Brett Favre Had the Right Idea for a Minute

Jeff RobbinsContributor IAugust 4, 2010

LAKE BUENA VISTA, FL - FEBRUARY 28:  In this handout photo provided by Walt Disney World, in a photo taken February 28, 2009 NFL quarterback Brett Favre lounges with Goofy at Walt Disney World Resort in Lake Buena Vista, Florida.  Favre was appearing at 'ESPN The Weekend,' an annual sports fan event held at Disney's Hollywood Studios theme park.  (Photo by Matt Stroshane/Disney via Getty Images)
Handout/Getty Images

You know, a guy goes on vacation for a couple of weeks with his family and he tries to ease back into normal life, and suddenly, all hell breaks loose.

I’m talking, of course, about the chaos surrounding the fate of the American Idol judges. I haven’t seen upheaval like this since the second season of The Facts of Life.

(Unnecessary sidenote: If you want to have a quality vacation, go to Sesame Place in Langhorne, PA. There, and only there, can you see a bigger-than-life Bert—you know, of Bert and Ernie fame—singing and dancing to the Huey Lewis song, “Hip To Be Square.” It’s an unforgettable visual.)

OK, fine. I’m really talking about this whole Brett Favre thing. But I think I’d rather be talking about American Idol.

Look, I’m sick of Brett Favre. You’re sick of Brett Favre. My dog is sick of Brett Favre. I consulted my Ouija board last night and the spirit of Bruno Kirby told me he was sick of Brett Favre.

(He also told me that the “baby fish mouth” line from When Harry Met Sally...was totally improv.)

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Yet trying to turn away from the continuing Brett Favre saga is a bit like trying to turn off a MTV marathon of Silent Library—impossible.

It’s nearly impossible to even write about it since by the time I finish this post, Adam Schefter or Chris Mortensen or even Howard 100 News will have the inside scoop on some new development.

But here’s what I know to be true right now: Favre is not retiring.

If he feels he’s healthy. And if the track and field team from his second cousin’s high school makes it past sectionals. And if McDonald’s brings back the McRib. And if his audition tape gets rejected by the producers of Glee.

And then only maybe.

Even though I, along with many other people much smarter than me, were completely surprised at the notion that Brett Favre would not come back to play this season, upon further reflection, I decided that retirement would indeed be the smart move.

Granted, he didn’t lead the Vikings to their first-ever Super Bowl championship last season. And yes, an ill-advised interception in the NFC Championship Game loss to New Orleans would stand as his final NFL pass.

But even the most ardent Brett Favre hater—and I have to believe those numbers are growing every day—has to give the man major props for how he played last season. In many respects—take away much of that final game and a below-average stretch in mid-December—it was a magical season for the grandfather from Mississippi.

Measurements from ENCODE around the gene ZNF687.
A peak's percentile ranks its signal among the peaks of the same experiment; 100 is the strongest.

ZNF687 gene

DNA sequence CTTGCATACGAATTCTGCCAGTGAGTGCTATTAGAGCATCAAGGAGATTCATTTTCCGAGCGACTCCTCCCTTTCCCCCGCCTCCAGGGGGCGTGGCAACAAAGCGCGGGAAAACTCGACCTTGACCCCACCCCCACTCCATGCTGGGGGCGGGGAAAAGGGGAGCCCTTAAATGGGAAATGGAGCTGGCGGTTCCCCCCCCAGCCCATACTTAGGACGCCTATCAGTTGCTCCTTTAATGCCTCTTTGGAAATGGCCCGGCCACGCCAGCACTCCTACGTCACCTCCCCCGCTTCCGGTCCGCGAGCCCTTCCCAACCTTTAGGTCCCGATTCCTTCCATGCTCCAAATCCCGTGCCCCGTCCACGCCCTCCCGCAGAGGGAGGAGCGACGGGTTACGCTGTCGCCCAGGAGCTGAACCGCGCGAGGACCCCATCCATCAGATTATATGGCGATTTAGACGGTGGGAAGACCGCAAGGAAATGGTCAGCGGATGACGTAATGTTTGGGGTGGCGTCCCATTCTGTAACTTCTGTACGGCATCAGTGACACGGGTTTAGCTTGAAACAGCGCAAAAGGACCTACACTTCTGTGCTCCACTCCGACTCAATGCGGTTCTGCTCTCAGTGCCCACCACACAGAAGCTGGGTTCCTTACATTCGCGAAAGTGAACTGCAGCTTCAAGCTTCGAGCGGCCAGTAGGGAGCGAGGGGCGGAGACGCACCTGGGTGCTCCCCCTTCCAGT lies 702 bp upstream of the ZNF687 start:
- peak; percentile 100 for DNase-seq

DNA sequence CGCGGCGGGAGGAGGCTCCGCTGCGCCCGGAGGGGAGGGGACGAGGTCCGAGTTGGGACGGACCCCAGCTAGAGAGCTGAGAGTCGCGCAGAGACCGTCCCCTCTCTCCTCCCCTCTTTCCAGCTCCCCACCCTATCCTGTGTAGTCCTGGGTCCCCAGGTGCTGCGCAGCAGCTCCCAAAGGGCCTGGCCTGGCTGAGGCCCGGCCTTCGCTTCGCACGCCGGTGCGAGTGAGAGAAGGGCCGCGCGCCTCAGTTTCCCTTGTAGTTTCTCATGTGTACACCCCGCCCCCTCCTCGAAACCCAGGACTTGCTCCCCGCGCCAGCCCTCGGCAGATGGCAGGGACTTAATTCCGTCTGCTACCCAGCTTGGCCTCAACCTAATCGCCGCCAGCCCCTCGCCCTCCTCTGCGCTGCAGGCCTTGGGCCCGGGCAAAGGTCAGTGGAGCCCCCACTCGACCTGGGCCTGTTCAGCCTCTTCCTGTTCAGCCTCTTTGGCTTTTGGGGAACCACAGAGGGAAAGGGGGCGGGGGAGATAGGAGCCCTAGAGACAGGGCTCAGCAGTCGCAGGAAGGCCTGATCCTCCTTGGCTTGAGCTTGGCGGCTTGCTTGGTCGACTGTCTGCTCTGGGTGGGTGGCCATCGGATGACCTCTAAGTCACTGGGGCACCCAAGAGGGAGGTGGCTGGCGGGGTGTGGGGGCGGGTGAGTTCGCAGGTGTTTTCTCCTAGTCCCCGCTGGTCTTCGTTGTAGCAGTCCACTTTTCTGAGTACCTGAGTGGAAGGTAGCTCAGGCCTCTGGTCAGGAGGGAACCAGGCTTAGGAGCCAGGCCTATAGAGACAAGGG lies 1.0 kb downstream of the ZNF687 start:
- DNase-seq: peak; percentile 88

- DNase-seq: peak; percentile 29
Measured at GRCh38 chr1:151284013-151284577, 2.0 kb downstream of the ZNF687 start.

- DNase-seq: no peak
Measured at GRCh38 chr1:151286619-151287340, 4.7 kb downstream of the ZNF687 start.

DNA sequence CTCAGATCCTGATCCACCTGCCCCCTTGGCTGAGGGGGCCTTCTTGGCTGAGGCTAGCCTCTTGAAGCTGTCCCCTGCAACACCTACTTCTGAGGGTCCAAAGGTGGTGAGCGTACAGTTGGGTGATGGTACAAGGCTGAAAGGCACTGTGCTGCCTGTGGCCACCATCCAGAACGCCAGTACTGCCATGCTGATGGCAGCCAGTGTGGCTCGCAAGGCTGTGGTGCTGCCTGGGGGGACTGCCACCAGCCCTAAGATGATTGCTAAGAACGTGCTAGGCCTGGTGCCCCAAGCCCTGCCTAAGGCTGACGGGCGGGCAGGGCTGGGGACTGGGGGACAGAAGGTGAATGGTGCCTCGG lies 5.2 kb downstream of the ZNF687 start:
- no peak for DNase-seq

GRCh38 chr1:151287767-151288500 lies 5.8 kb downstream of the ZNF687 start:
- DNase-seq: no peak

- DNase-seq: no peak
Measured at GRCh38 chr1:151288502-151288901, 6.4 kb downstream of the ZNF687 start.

And Favre has to know that magic is running out.

The Vikings’ offensive line is grossly overrated, overpaid, and was much worse in the second half of the season than even the Packers’ much-maligned unit. Their incompetence led Favre to take many a beating last season, particularly in that NFC Championship Game. Its weakness has caused Adrian Peterson to have to fight for every inch of yardage, which has led to his severe case of fumblitis.

I don’t blame Favre for having second thoughts about playing behind that unit again.

Defensively, the Vikings are still solid, but heading south. Pat Williams will be 38 this year. Antoine Winfield and E.J. Henderson are coming back from injury. Their safeties are weak.

Favre knows that he’ll have to put up more points than he did last year, which could prove difficult given Sidney Rice’s hip injury, Percy Harvin’s migraines, and Chester Taylor’s new Chicago residence.

Speculation on Wednesday centered on Favre’s threats of retirement being about money, a theory that gained immediate ground with reports that the Vikings had offered him $3 million more in guaranteed money and $4 million more in incentives to return.

For the Vikings, Favre is obviously worth the extra coin, particularly in light of Sam Bradford’s six-year, $78 million deal with the St. Louis Rams, and particularly in light of the fact that behind Favre, the Vikings have two quarterbacks that shouldn’t be trusted with managing Brad Childress’s DVR, much less his offense.

But why should Favre come back?

He doesn’t need the money. He proved to the doubters that after a subpar season with the New York Jets he can still play, and play at the level of the greatest quarterbacks. He exacted as much revenge as he could have—well, barring a playoff meeting that obviously didn’t happen—against Ted Thompson and the rest of the Packers organization by beating them twice.

And did I mention dude’s a grandfather?

As I said, I didn’t have a doubt until Tuesday that Brett Favre would return for his 20th season. I admit my confidence wavered some yesterday, but the longer this plays out, the more assured I am that he will be back. And, as all sports fans should delight in the opportunity to watch the best play as long as they can, I’m happy that it looks like he will be back.

But Brett—and given your penchant for indecisiveness, I really hate to ask—are you sure?

After all, I hear American Idol is looking for a few new judges...